‘Collective Responsibility: The public and the (UK) Council of Industrial Design in the 1940s’ in Harriet Edquist and Laurene Vaughan (eds), The Design Collective: An Approach to Practice, Cambridge Scholars, forthcoming (2012)
This chapter built on a contribution delivered to the 2010 conference Alternative Practices in Design: The Collective – Past, Present and Future, at RMIT in Melbourne. The multi-disciplinary event was a response to the resurgence of interest in design as a collective practice, and as a core component of social activism. The research underpinning Whitworth’s work was ESRC-AHRC funded within the Cultures of Consumption research project, and drew heavily on primary sources in the National Archives and the University of Brighton Design Archives. It took as its focus the first government-sponsored design-promotional body in the world; the United Kingdom’s Council of Industrial Design (Design Council from 1972).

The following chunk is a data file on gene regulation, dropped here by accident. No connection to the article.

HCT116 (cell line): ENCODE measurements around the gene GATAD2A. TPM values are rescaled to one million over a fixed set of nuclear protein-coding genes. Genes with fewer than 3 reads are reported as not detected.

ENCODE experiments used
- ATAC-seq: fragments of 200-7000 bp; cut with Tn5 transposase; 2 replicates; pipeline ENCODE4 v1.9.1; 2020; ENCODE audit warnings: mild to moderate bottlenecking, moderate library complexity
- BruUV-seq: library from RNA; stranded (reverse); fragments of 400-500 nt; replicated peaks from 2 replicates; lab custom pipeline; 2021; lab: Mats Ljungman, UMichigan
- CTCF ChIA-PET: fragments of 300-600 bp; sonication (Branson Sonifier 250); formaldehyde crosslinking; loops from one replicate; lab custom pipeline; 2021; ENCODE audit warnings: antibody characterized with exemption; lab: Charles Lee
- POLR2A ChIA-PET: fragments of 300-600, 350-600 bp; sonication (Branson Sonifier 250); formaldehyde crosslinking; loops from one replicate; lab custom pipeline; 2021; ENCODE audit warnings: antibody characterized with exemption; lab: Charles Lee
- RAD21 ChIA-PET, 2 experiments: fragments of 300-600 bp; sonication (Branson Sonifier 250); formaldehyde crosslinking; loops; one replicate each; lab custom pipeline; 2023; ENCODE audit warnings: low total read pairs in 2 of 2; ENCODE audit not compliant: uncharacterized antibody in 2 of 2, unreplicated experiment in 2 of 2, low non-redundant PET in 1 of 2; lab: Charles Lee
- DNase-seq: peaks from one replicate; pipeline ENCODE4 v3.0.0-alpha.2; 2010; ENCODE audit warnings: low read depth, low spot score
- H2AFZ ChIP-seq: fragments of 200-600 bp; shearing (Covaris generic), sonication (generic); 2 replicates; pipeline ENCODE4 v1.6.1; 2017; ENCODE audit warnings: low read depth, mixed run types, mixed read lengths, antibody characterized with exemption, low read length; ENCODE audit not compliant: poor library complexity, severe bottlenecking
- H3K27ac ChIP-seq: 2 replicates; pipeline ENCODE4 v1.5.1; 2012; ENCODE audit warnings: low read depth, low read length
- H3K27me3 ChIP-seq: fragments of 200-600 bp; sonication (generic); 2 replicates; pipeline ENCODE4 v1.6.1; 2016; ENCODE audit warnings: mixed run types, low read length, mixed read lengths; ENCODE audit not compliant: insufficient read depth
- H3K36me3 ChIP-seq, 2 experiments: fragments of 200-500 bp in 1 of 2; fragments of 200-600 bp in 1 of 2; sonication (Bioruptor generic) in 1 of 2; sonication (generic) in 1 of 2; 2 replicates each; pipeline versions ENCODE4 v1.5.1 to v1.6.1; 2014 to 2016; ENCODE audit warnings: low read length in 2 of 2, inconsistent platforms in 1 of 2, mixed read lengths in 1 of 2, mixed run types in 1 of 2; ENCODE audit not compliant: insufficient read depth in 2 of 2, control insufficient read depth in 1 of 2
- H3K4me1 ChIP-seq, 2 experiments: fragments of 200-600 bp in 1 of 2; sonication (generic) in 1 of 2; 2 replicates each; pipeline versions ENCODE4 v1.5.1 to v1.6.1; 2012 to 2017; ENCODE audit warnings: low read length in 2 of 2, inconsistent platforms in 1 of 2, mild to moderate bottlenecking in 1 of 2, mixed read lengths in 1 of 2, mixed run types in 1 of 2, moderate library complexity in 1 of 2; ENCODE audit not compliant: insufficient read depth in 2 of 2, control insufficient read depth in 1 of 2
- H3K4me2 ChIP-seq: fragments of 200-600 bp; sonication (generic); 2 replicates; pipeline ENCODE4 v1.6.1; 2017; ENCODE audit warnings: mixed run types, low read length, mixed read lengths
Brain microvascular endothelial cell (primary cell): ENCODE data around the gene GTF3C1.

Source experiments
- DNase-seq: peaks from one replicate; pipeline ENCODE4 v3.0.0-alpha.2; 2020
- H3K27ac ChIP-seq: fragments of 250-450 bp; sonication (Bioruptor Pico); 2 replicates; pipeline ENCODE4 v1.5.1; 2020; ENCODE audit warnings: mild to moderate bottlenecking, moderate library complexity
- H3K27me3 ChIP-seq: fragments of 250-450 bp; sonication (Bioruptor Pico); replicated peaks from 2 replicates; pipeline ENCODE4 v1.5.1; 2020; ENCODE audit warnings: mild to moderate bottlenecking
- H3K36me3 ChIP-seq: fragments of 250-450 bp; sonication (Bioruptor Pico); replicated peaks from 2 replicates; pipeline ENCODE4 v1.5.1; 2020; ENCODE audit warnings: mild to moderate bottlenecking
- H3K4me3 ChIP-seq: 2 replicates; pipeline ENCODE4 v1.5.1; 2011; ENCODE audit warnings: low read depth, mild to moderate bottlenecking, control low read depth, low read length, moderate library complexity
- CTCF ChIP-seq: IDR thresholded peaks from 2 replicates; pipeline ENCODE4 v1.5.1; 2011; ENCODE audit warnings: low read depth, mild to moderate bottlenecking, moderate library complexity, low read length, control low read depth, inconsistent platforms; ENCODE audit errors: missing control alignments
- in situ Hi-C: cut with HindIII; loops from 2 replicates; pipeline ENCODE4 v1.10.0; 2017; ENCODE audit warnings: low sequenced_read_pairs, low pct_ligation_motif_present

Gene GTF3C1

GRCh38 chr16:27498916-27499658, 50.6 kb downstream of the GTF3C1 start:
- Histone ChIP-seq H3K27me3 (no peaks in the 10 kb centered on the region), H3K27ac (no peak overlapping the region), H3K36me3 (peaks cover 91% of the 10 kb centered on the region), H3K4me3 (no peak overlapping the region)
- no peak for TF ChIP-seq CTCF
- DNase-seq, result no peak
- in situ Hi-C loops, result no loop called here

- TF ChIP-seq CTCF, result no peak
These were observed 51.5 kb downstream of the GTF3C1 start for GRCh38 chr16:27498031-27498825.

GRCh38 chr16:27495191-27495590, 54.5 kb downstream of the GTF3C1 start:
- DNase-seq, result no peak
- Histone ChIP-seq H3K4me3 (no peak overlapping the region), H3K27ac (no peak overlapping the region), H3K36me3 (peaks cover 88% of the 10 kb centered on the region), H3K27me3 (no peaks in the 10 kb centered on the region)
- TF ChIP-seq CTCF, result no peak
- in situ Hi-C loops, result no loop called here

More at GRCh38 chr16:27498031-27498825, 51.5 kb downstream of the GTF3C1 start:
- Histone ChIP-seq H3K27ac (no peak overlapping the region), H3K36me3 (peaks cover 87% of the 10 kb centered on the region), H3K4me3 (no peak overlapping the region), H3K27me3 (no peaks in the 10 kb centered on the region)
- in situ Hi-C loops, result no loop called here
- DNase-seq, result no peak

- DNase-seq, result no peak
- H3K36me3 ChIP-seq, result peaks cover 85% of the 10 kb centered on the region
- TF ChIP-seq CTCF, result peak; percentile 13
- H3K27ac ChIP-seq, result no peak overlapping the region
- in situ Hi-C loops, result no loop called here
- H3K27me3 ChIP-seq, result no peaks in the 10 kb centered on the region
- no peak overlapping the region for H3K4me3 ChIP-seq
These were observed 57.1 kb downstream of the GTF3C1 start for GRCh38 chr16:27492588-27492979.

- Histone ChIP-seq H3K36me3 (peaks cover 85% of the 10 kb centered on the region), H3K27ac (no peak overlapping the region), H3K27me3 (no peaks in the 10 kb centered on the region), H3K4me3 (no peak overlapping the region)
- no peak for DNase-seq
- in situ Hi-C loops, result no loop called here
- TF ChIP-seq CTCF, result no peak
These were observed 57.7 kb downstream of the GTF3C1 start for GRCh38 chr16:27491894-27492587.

The work recovered an energetic programme of public engagement and consumer education. The Council’s first Director, in particular, refused to contemplate the role before agreement was reached on this aspect of its otherwise significantly industrial remit. The vision developed by the fledgling organisation was of a virtuous circle, within which people were able to respond critically to their material environment, and articulate the wishes and needs that would underpin future product development and materials research. These early years coincided with the country’s turbulent period of economic and social re-alignment, as peacetime manufacturing and reconstruction resumed. Taken as a whole, the volume resonates with current debates arising from present day economic challenges within the creative economy.